After a train carrying more than 100 tankers filled with crude oil derailed in southern West Virginia on Monday, a fireball hundreds of feet high filled the sky.

“It was a little scary,” David McClung, who felt the heat a half mile away, told the Associated Press. “It was like an atomic bomb went off.”


An explosion erupting from a CSX Corp train derailment in Mount Carbon, W.Va. (Steve Keenan/Reuters)

Though just one person was treated for possible smoke inhalation, up to 17 of the tankers, owned by the railroad company CSX, caught fire in Mount Carbon. Cars and a house were engulfed by flames, and at least one tanker ended up in a river. West Virginia’s governor declared a state of emergency, hundreds of families were evacuated from the area and two water treatment plants — at risk because of oil in the river — were shut down.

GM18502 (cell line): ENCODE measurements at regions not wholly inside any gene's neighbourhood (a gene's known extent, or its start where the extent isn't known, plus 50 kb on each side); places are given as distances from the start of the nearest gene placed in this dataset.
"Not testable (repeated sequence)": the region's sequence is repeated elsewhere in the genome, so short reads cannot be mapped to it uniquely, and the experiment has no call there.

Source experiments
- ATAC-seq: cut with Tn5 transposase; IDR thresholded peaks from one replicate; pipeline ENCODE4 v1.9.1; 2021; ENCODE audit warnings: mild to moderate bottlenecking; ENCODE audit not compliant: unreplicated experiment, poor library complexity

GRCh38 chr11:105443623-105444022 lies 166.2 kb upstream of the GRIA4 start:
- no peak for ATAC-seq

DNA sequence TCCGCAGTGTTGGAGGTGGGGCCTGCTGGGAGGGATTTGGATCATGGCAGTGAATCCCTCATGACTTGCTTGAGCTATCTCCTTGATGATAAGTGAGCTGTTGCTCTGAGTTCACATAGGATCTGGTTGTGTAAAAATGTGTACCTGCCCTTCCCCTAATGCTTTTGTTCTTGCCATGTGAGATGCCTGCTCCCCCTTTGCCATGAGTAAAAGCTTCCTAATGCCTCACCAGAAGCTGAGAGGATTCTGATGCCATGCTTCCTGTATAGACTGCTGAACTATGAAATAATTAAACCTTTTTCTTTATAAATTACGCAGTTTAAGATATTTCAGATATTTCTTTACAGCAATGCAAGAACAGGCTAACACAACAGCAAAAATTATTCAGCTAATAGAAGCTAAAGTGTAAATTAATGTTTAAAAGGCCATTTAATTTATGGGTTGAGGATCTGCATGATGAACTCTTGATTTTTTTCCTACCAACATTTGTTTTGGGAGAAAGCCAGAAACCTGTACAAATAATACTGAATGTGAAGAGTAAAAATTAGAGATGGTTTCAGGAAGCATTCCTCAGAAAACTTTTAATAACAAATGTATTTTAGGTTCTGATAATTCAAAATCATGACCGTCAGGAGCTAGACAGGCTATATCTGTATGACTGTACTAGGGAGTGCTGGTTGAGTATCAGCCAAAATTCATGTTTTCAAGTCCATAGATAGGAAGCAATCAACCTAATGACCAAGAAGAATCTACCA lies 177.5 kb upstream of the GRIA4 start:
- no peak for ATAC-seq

(Marcus Constantino/Reuters)

“I thought it was a snow plow,” Becky Nuckols, across the river in Boomer, W.Va., told the Associated Press. “That’s what made me look out. All you heard was a big boom.”

“CSX personnel and agencies are continuing their assessment to determine the number of cars derailed and resulting oil loss,” the company said in a statement. “The company is working to contain oil found in a creek that runs parallel to CSX tracks, and water utilities on the nearby Kanawha River are taking precautions. Fires around some of the cars will be allowed to burn out.”


(John Raby/AP)

The derailment is just the latest in the history of mishaps involving oil and other hazardous materials transported by rail. A derailment in Lynchburg, Va., in July, prompted renewed calls for greater regulation of how crude is shipped.  Another train carrying oil derailed in Ontario just two days ago.